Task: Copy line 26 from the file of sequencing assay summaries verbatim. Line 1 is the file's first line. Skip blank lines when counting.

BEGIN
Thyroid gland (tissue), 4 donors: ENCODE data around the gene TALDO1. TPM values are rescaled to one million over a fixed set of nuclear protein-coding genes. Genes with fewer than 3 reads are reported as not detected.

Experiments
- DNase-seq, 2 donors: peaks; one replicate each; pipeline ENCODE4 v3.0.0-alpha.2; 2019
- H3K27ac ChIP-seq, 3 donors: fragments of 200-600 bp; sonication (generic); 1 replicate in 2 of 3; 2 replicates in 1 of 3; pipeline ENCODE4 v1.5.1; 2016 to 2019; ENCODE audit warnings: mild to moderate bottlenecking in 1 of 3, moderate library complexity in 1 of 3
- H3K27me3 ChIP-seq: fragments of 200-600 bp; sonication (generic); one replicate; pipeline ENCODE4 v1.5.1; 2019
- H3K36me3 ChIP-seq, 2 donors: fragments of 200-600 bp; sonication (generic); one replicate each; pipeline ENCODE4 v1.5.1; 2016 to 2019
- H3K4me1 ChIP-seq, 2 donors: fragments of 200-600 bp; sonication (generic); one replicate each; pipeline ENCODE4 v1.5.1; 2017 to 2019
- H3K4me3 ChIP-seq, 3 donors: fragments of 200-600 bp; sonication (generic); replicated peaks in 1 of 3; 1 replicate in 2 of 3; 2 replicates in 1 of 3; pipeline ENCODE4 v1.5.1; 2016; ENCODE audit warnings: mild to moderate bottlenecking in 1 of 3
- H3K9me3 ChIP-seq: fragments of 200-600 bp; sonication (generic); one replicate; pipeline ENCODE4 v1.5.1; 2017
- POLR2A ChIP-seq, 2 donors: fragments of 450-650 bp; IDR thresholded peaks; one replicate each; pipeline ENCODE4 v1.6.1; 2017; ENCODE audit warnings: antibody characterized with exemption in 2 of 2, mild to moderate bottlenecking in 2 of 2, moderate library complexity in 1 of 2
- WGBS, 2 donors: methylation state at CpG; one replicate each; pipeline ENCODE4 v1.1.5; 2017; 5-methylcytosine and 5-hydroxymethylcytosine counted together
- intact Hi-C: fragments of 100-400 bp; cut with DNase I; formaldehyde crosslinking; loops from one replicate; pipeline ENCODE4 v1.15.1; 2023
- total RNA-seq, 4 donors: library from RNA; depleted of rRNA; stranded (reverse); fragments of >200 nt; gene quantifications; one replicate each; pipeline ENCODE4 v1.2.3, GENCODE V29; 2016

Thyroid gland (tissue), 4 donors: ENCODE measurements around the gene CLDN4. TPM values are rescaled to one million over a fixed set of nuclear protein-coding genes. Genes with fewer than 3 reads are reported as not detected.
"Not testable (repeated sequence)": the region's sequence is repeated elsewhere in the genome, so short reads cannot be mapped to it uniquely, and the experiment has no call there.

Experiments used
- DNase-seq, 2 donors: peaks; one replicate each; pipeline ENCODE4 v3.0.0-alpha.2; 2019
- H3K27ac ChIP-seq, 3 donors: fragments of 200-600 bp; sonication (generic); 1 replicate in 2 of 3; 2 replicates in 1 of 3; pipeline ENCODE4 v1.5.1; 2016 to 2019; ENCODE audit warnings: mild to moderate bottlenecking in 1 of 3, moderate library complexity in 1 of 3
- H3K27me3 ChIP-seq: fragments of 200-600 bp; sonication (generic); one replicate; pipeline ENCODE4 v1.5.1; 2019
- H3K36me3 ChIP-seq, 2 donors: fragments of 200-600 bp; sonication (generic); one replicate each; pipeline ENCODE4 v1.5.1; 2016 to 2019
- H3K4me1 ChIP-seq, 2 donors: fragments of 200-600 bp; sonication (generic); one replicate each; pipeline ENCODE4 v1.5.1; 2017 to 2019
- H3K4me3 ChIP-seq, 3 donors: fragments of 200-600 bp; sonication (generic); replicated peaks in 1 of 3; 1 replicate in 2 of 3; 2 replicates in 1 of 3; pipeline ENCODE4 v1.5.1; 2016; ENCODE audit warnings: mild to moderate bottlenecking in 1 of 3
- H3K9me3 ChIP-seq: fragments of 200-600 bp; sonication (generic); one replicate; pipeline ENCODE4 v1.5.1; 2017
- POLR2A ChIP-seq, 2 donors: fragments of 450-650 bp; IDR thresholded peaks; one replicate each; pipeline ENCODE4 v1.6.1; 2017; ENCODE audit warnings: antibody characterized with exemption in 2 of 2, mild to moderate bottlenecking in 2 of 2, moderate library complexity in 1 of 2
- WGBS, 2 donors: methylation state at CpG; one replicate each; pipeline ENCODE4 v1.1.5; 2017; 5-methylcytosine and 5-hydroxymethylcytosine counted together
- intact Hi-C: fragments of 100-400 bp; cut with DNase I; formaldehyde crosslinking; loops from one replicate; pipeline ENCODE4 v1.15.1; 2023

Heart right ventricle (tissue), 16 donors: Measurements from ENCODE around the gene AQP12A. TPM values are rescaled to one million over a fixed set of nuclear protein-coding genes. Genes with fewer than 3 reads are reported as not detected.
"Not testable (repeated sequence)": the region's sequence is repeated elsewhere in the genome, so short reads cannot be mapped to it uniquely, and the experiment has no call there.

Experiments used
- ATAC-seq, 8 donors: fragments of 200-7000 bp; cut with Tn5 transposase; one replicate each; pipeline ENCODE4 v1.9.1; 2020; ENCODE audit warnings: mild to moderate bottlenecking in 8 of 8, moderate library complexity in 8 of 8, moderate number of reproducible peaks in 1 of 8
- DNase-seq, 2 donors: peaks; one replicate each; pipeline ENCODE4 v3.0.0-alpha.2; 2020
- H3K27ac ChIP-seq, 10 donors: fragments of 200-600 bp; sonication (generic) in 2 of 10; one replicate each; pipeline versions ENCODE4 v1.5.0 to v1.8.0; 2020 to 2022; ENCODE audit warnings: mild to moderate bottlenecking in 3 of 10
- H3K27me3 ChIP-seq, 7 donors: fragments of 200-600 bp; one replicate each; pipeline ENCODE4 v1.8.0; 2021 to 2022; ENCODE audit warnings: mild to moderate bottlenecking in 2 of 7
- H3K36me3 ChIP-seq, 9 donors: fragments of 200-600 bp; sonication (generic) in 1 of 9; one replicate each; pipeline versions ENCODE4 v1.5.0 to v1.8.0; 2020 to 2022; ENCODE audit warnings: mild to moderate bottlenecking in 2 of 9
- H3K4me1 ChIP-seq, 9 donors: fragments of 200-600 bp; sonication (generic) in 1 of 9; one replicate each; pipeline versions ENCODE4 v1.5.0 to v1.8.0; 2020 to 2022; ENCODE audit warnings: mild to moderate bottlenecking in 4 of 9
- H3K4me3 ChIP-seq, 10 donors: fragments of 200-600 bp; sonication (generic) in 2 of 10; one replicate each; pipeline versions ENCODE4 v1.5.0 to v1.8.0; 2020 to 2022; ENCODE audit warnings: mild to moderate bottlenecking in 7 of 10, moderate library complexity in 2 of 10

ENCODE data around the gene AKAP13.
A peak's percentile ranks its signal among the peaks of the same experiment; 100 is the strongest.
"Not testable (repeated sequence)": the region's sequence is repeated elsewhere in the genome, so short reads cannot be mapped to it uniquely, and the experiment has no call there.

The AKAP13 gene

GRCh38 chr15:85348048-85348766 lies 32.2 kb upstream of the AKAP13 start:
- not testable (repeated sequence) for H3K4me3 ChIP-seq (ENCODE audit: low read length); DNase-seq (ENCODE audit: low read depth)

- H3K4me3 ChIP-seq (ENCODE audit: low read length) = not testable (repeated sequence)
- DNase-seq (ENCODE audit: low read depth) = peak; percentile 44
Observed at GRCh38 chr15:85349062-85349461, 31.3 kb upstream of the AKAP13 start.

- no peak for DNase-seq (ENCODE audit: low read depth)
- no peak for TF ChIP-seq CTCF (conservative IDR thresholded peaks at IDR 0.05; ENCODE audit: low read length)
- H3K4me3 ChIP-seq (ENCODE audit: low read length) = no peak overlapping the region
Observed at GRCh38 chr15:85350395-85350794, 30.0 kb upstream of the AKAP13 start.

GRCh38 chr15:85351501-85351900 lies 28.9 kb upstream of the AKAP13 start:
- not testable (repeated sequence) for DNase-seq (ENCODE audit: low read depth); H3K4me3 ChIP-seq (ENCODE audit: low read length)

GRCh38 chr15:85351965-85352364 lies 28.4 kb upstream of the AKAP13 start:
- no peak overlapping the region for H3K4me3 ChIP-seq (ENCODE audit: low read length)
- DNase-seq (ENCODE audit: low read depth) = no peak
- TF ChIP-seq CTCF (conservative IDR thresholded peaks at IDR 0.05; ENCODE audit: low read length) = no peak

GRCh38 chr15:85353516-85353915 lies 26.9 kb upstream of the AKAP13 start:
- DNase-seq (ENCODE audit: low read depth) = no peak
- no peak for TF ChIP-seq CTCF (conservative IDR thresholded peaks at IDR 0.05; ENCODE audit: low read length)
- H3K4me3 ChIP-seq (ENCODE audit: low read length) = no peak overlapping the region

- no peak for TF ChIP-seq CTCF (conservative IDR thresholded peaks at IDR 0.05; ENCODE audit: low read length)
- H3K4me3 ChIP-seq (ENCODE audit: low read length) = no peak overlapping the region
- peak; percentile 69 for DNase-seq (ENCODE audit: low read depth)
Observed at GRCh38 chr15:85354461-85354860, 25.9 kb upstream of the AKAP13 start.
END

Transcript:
- intact Hi-C: fragments of 100-400 bp; cut with DNase I; formaldehyde crosslinking; loops from one replicate; pipeline ENCODE4 v1.15.1; 2023